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Brier Law Firm, PLLC June 6, 2024

How to Avoid Probate in Oklahoma

At Brier Law Firm, PLLC, we recognize how overwhelming probate administration can be for our clients. Although many families need to go through this legal process after the loss of a loved one, it can be emotionally taxing and financially exhausting. While it's a large focus of our practice, we understand that probate is not the most ideal path for everyone.  

The good news is, there are options and strategies for avoiding probate in Oklahoma. By taking proactive steps, you can save your family time, money, and stress after you're gone. 

If you have any questions or need assistance with your estate planning, contact our firm in Tulsa, Oklahoma. We are here to help you protect your legacy and provide peace of mind for you and your family.  

What Is Probate? 

Probate is the legal process through which a deceased person's estate is administered and distributed. This involves validating the deceased's will (if one exists), paying off any debts and taxes, and distributing the remaining assets to the rightful beneficiaries.  

During probate, the court oversees the process to make sure the deceased's wishes are respected and that the estate is handled according to Oklahoma state laws. While probate serves as a safeguard for orderly asset distribution, it can also be time-consuming and costly, which is why many people try to avoid probate through effective estate planning. 

Ways to Avoid Probate in Oklahoma 

Here are several strategies you can use to bypass the probate process in Oklahoma, helping to ensure a smoother transition of your assets to your loved ones: 

Living Trusts 

One of the most effective ways to avoid probate is by creating a living trust. This involves transferring ownership of your assets—such as real estate, bank accounts, and vehicles—into a trust, with yourself as the trustee. You will also designate a successor trustee to manage the assets after your death.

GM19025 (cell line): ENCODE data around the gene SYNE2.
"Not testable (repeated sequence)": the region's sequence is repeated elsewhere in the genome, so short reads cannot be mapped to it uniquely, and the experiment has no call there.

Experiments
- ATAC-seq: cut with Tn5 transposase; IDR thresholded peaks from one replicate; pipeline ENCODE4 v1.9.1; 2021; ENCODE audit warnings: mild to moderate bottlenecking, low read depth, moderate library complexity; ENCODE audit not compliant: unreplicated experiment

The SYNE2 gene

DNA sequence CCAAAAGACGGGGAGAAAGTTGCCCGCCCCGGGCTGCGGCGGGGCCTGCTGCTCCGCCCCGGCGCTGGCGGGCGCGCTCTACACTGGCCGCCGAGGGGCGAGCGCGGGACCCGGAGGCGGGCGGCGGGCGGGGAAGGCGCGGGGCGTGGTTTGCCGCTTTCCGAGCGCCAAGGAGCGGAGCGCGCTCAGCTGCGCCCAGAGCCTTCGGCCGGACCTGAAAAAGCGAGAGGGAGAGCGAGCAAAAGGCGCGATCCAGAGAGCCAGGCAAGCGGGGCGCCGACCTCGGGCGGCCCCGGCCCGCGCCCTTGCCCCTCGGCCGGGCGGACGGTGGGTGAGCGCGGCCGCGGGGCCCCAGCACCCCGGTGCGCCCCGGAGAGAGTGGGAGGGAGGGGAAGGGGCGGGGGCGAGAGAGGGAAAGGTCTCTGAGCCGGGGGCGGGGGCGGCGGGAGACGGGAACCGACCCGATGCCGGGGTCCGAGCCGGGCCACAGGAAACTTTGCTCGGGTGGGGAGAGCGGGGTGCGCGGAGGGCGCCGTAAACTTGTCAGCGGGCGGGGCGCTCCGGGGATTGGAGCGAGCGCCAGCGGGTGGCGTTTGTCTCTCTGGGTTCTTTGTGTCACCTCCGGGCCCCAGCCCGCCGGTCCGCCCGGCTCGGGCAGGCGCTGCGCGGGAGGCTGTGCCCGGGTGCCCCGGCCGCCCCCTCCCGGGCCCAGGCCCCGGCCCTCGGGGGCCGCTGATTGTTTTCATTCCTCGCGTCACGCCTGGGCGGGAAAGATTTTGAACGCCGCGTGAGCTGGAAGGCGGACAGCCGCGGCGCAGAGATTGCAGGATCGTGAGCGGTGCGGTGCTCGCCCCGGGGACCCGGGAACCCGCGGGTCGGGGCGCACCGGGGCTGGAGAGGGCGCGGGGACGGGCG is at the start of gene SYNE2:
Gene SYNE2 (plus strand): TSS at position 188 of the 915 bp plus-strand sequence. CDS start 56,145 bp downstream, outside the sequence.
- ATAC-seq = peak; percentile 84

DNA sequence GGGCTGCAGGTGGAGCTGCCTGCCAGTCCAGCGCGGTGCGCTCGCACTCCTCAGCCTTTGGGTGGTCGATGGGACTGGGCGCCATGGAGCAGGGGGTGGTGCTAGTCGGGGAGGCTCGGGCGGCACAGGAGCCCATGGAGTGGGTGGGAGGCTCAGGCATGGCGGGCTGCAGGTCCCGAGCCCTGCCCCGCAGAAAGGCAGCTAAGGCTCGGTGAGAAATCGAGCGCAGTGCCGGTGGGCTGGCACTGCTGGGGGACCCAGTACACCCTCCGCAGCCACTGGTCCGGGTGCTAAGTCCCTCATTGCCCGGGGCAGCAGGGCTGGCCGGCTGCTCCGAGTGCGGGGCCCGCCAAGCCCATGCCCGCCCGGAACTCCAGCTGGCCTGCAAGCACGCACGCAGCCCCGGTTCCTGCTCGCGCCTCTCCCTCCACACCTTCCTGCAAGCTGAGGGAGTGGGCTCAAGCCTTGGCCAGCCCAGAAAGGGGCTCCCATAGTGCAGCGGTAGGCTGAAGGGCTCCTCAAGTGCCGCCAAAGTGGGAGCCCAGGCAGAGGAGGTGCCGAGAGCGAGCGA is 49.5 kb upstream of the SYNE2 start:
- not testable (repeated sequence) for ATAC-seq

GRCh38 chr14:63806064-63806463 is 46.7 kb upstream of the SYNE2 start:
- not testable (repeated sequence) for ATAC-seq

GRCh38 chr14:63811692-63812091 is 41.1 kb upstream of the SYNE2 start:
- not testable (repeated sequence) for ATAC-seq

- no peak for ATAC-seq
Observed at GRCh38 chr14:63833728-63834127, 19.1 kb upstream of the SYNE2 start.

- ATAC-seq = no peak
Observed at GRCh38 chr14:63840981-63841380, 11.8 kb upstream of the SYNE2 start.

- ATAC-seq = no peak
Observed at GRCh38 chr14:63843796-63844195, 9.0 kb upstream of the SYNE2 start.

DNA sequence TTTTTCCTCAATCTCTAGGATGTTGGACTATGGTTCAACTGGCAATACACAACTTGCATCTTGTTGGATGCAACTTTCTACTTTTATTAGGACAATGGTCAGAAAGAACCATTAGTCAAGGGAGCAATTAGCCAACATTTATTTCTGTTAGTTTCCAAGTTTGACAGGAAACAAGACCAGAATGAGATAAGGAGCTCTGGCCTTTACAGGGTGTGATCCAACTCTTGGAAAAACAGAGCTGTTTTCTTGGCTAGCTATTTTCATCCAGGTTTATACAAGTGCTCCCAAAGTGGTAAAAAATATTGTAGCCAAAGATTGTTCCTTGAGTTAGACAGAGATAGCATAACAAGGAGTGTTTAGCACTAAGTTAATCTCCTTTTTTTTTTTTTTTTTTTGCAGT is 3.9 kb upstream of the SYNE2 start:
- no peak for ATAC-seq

Here's how it works: 

  • Create a trust document: This document outlines your wishes and names a successor trustee. 

  • Transfer ownership: Transfer your assets into the trust, making you the trustee. 

  • Manage assets: Continue to manage the assets during your lifetime. 

  • Successor trustee: Upon your death, the successor trustee will distribute the assets according to the terms of the trust, bypassing probate court proceedings. 

Joint Ownership With Right of Survivorship 

Oklahoma allows for joint ownership arrangements that include the "right of survivorship." This means that when one owner dies, the surviving owner automatically acquires full ownership of the property without the need for probate.

Types of joint ownership include: 

  • Joint tenancy: Each owner (joint tenant) owns an equal share of the property. When one joint tenant dies, their share automatically passes to the remaining joint tenants. 

  • Tenancy by the entirety: Exclusive to married couples, this form of joint ownership operates similarly to joint tenancy but offers additional protections against creditors. 

Payable-on-Death (POD) Designations 

Another straightforward method to avoid probate is through POD designations. This approach allows you to designate beneficiaries directly on your financial accounts, such as bank accounts, certificates of deposit, or brokerage accounts. 

Here’s how it works: 

  • Designate beneficiaries: When you set up your accounts, you can designate one or more beneficiaries who will receive the funds upon your death. 

  • Direct transfer: Upon your passing, the funds in the POD accounts are directly transferred to the named beneficiaries without passing through probate. 

  • Maintain control: While you’re alive, you retain complete control over the accounts, including the ability to use the funds, change beneficiaries, or close the accounts. 

  • Easy setup: Setting up POD designations is typically simple and can be done through your financial institution. This ensures a hassle-free transfer of assets, providing peace of mind that your beneficiaries will receive their inheritance promptly and without additional legal hurdles. 

By utilizing POD designations, you can effectively streamline the transfer of your assets, reducing the burden on your loved ones during an already difficult time. 

Transfer-on-Death (TOD) Registration 

Oklahoma also allows TOD registration for various types of assets, including securities, real estate, and vehicles. This process involves: 

  • Securities: Register stocks and bonds in TOD form to transfer ownership to a named beneficiary upon your death.